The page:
Have Archaeologists Just Discovered The True Location Where Jesus Turned Water Into Wine?

A team of archaeologists is claiming that they have uncovered the true location of the first miracle that Jesus ever performed.  According to the second chapter of the Gospel of John, Jesus transformed water into wine during a wedding in a town called Cana.  But there has always been a tremendous amount of debate as to where ancient Cana was actually located.  For centuries, tourists have been taken to a little down in northern Israel known as “Kafr Kanna”, but now recent discoveries have convinced archaeologists that the real site is located on a dusty hillside about five miles to the north.  The following comes from a British news source

For hundreds of years, pilgrims have believed the site of the miracle to be Kafr Kanna, a town in northern Israel, where they visit the 20th-century Wedding Church.

But the true location has long been debated – and now archaeologists believe the Cana of biblical times may be a dusty hillside five miles further north.

Interestingly, the mainstream media in the United States has been almost silent about this discovery.

Excavations of an ancient Jewish village known as “Khirbet Qana” have revealed “a network of tunnels used for Christian worship”, and those tunnels were marked with crosses.

In addition there were “references to Kyrie Iesou, a Greek phrase meaning Lord Jesus”

It’s the former site of Khirbet Qana, a Jewish village between the years of 323 BC and AD 324, where archaeologists have discovered a number of compelling clues.

Excavations there have revealed a network of tunnels used for Christian worship, marked with crosses and references to Kyrie Iesou, a Greek phrase meaning Lord Jesus.

There was also an altar and a shelf with the remains of a stone vessel, plus room for five more. Six stone jars like this held the wine in the biblical account of the miracle.

But Christian symbols and phrases could have just meant that early Christian believers gathered in that location for fellowship.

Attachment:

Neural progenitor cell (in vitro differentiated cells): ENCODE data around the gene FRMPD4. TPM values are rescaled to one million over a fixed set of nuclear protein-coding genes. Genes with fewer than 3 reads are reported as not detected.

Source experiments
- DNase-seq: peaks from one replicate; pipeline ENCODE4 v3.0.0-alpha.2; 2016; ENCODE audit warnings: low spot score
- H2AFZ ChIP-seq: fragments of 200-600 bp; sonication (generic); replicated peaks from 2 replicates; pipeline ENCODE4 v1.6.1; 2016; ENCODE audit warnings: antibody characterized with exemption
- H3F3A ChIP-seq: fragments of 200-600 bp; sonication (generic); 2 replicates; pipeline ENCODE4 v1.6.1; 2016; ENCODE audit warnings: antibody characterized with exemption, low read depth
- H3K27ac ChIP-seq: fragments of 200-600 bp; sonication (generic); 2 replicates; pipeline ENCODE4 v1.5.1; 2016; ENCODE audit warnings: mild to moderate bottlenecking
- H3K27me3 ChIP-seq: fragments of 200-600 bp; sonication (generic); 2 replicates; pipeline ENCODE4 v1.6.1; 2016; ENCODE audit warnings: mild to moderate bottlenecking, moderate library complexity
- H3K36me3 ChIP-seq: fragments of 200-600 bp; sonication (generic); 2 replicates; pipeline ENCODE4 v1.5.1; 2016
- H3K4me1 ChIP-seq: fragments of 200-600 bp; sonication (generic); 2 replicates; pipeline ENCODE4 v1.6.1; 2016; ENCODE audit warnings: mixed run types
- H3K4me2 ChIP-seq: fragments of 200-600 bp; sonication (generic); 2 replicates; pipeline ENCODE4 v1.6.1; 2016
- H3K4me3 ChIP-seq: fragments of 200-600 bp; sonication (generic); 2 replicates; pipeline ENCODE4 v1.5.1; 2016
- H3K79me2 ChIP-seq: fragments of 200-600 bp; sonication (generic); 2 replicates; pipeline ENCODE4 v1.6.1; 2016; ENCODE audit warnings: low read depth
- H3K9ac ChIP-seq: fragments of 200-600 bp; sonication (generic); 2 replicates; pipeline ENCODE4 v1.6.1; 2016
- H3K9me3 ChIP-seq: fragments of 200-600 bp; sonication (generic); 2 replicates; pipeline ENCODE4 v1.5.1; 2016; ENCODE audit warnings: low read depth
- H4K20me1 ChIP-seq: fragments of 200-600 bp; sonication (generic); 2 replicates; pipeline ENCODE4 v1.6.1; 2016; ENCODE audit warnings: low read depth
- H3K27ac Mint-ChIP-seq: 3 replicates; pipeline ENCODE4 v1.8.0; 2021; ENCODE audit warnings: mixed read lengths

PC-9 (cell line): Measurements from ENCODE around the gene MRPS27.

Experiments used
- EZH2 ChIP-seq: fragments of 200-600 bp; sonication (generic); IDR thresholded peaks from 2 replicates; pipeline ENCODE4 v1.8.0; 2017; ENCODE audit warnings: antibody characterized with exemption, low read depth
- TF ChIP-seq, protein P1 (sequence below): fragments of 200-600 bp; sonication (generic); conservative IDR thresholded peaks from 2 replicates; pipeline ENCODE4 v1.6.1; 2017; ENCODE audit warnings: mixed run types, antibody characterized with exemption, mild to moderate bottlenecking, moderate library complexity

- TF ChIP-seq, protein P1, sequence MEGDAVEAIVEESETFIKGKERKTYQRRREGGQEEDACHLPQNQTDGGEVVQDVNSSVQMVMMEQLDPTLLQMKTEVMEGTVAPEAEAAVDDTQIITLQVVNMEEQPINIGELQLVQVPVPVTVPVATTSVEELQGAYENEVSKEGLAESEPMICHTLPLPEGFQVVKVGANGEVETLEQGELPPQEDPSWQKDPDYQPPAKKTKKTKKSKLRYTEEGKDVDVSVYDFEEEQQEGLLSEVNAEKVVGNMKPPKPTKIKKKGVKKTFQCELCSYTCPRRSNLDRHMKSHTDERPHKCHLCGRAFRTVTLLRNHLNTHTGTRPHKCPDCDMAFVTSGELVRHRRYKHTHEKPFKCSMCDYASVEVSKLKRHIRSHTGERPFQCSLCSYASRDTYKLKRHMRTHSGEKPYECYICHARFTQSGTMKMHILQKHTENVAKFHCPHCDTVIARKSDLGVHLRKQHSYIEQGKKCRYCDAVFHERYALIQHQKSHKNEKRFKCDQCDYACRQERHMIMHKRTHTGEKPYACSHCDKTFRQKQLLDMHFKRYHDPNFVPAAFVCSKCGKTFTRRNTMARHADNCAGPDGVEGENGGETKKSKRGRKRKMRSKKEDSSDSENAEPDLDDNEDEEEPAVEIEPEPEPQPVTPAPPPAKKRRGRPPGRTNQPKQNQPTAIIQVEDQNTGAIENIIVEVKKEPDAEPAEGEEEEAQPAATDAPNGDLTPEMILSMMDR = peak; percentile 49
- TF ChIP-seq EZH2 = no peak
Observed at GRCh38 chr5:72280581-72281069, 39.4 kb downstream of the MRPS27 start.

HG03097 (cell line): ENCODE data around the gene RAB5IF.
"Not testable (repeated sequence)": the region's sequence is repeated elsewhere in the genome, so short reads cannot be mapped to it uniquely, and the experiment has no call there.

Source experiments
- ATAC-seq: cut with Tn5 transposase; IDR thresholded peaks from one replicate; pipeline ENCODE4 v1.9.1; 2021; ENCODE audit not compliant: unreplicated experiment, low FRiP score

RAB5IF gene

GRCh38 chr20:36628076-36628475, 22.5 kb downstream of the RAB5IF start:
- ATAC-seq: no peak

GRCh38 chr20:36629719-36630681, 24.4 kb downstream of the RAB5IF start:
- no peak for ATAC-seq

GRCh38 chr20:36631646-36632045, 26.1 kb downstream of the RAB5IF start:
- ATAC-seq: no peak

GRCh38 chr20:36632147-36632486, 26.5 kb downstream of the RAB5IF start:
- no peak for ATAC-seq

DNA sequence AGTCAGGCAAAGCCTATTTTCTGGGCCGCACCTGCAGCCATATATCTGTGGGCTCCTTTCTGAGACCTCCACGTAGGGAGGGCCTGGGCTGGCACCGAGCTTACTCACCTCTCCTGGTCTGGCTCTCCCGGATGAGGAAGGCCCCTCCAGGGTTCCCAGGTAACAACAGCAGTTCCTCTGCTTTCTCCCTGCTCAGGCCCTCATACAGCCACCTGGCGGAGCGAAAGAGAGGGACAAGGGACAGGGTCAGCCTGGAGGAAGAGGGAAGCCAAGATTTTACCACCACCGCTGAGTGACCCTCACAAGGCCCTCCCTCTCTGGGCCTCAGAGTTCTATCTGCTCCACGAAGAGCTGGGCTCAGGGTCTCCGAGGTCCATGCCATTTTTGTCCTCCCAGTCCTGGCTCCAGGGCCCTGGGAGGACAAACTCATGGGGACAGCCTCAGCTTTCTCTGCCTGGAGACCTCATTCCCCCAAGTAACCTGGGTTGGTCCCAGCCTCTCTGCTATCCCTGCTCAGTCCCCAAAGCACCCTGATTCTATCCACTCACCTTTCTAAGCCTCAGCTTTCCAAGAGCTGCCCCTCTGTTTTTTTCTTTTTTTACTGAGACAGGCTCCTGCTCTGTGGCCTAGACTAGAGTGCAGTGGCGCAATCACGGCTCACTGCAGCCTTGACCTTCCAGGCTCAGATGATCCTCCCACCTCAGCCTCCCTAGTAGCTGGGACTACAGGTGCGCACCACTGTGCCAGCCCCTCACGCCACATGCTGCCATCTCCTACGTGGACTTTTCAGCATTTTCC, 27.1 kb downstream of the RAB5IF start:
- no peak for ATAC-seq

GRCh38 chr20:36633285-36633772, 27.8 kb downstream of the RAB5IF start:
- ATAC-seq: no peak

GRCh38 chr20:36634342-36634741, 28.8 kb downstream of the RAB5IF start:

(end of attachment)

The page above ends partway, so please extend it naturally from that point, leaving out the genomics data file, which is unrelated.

What really locked it in for the archaeologists was the historical evidence that they were able to piece together

‘We have uncovered a large Christian veneration cave complex that was used by Christian pilgrims who came to venerate the water-to-wine miracle.

‘This complex was used beginning in the late fifth or early sixth century and continued to be used by pilgrims into the 12th-century Crusader period.

‘The pilgrim texts we have from this period that describe what pilgrims did and saw when they came to Cana of Galilee match very closely what we have exposed as the veneration complex.’

In addition, this particular location matches the references to Cana in the writings of Josephus and in ancient rabbinic texts.

According to those ancient sources, Cana “was a Jewish village, near the Sea of Galilee and in the region of lower Galilee”.

Of all the sites that have even been proposed as the historical Cana, Khirbet Qana is the only one that meets all of those criteria.

Sadly, tourists continue to be taken to Kafr Kanna, but that only began to be recognized as a pilgrimage site in the the 1700s.  It is becoming clear that it almost certainly was not the spot where Jesus turned water into wine, but it will be difficult for old patterns to change.

This article originally appeared on Unexplained Mysteries.  About the author: Michael Snyder is a nationally syndicated writer, media personality and political activist. He is publisher of The Most Important News and the author of four books including The Beginning Of The End and Living A Life That Really Matters.